To evaluate the effect of muscular dystrophy on the myofilament structure, we have employed synchrotron x-rays diffraction approach to measure myofilament lattice spacing at various sarcomere lengths (SL) on permeabilized LV myocardium. Moreover, to evaluate transmural contractile heterogeneity in normal dog heart, myocardium samples were isolated from both EPI and ENDO left ventricular layers. Here we tested whether the lattice spacing responds differently to stretch in ENDO and EPI tissues. We obtained clear X-ray patterns from our tissue sample showing sharp equatorial reflections. As expected, spacing between thin and thick filament was reduced upon stretching. We found that d1,0 decreased linearly with SL over the SL range from 2.1 to 2.5 μm in ENDO and EPI, and that the slope of the SL–d1,0 relationship was similar in both myocardial tissue layers (Fig. 1). Despite the lack of regional lattice spacing heterogeneity, we investigated sarcomere function in isolated myocytes from the same hearts to measure myofilament calcium sensitivity. Force-pCa relationship was fitted with a modified Hill equation and EC50 ([Ca2+] generating 50% of maximal active force) was estimated. Both ENDO and EPI cardiomyocytes showed a decreased EC50 at long SL indicating increased calcium sensitivity (Fig. 2, A). To estimate myofilament length dependent activation (LDA), we computed the difference between [Ca2+] generating half of the maximal force at short (1.9 mm) and long (2.3 mm) sarcomere length (DEC50). This parameter is commonly employed to evaluate LDA. We found LDA to be higher in ENDO cardiomyocytes (Fig. 2, B) as indexed by a significantly higher DEC50 in this region. These results indicate that in dog myocardium, the higher length sensitivity of activation in the inner layer of the ventricle cannot be explained by differential interfilament lattice spacing. We evaluated myofilament Ca2+ sensitivity and LDA on permeabilized cardiomyocytes isolated from both CTRL and GRMD dogs. Myofilament calcium sensitivity was higher at short SL in ENDO GRMD myocytes compared with control dogs as indexed by a significant lower EC50 (Fig. 4, A). Differences of myofilament calcium sensitivity between CTRL and GRMD ENDO myocytes disappeared following stretch. As a result, LDA indexed by the DEC50 was lower in GRMD myocytes (Fig. 4, B). We did not find any significant difference in EPI cardiomyocytes contractile parameters. To determine whether the changes in myofilament calcium sensitivity in myocytes from failing hearts were associated with myofilament structure alteration, we performed X-ray diffraction experiments on permeabilized normal and GRMD dog ENDO myocardium at short (∼1.9 mm) and long (∼2.3 mm) sarcomere length (Fig. 4). Next, we used small -angle X-ray diffraction to assess changes in myofilament lattice structure with increasing sarcomere length in GRMD and normal dog myocardium to see if structural changes correlate with LDA. Figure 4 Panel A shows a typical CCD image of X-ray diffraction pattern. Pixel intensity was plotted and the 1,0 equatorial reflection estimated (Fig. 3, B). As observed with the first experiments (Fig. 1), the lattice spacing is reduced with stretch on CTRL myocardium (Fig. 3, C). Interestingly, the interfilament spacing was significantly higher on GRMD ENDO myocardium compared with the normal myocardium. Stretch reduced the interfilament spacing of ENDO GRMD myocardium that matches the spacing obtained on CTRL dog myocardium. The myopathy induced a myofilament lattice expansion that exceeded the physiological range. In order to test that the expansion in interfilament spacing was not due to the lack of dystrophin we also analyzed the myocardium dissected from the sub-epicardium. The higher lattice spacing in ENDO GRMD myocardium may impact myofilament calcium sensitivity and/or cross-bridge cycling kinetics. At the permeabilized single cardiomyocytes level, kinetic of tension redevelopment (ktr) was measured by mechanically disrupting force-generating cross-bridges at either sub-maximal activating solution ([Ca2+] = 1.3 μM) or at maximal calcium activation ([Ca2+] = 32 μM). Cross-bridge disruption was induced by rapid release/restretch protocol. Cardiomyocytes were perfused with activating solution, when developed force reached steady state, a rapid (2 ms) release/restretch of 20% original cell length was applied. The cell was shortly kept (20 ms) at the unload shortening prior to 100% restretch. Following the release step, force dropped to zero indicating a complete cross-bridge detachment. The restretch step, in the other hand, was characterized by an apparent monoexponential raise of force up to initial maximal force with rate constant ktr. This experimental protocol has been applied on both CTRL and GRMD permeabilized ENDO cardiomyocytes (Fig. 5). Ktr is usually used to estimate the rate of transition from weakly bound (non-force-generating) to strongly bound (force-generating) cross-bridges. Therefore, an estimation of cross-bridge cycling performance can be obtained. In ENDO cardiomyocytes from healthy dogs, ktr obtained at sub-maximal calcium activation tended to increase after stretch but it did not reach significance (Fig. 5, B). Interestingly, ktr was significantly accelerated in ENDO GRMD myocytes only at short SL (Fig. 5, A and B). Collectively, our results suggest that in myocytes from GRMD dog with heart failure there are structural changes that affect the myofilament contractile properties.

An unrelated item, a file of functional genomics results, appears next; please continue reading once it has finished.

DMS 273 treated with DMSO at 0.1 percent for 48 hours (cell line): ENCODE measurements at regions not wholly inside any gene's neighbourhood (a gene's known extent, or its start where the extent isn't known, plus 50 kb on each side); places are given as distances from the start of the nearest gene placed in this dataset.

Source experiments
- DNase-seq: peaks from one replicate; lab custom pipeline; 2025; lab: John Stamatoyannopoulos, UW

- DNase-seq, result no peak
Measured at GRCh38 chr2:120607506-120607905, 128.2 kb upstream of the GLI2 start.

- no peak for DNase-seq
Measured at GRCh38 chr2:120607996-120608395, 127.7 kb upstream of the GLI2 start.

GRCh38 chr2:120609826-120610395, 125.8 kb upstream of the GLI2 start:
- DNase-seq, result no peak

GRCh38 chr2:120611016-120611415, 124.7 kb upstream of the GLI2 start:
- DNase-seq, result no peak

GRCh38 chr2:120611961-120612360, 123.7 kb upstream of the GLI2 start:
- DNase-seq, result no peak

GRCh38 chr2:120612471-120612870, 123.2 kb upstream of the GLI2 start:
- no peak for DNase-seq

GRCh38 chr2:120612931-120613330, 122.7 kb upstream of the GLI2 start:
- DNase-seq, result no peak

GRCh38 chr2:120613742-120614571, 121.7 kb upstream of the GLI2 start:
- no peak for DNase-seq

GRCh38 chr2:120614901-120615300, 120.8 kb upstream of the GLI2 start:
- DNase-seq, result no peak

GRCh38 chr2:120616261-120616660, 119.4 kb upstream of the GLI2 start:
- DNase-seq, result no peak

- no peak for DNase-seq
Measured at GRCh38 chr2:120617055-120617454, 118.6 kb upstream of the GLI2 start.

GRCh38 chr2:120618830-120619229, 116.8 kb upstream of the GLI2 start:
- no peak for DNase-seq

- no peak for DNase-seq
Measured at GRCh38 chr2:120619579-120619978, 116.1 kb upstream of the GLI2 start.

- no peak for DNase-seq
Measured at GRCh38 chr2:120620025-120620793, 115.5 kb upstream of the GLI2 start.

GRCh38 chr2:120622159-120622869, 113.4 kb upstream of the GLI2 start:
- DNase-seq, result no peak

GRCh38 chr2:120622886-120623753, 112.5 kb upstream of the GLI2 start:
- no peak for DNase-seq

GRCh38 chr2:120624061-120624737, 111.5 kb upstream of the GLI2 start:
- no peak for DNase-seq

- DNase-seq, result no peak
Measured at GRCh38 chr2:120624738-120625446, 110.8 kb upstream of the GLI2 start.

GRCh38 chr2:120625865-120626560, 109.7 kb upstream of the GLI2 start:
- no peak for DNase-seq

Conclusions

At short SL myopathy induces an excessive expansion of the myofilament lattice spacing that may affect myosin heads orientation. This myofilament restructuration improves weak to strong cross-bridge transition as indicated by ktr acceleration. The positive cooperative activation of thin filament through strongly bound cross-bridges improves myofilament Ca2+ sensitivity and overall cardiomyocyte active tension. Additional experiment need to be conducted to better understand the interconnection between myofilament lattice spacing and performance in myopathy induced heart failure of large animal model.

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/content/papers/10.5339/qfarc.2016.HBPP1393
2016-03-21
2019-10-20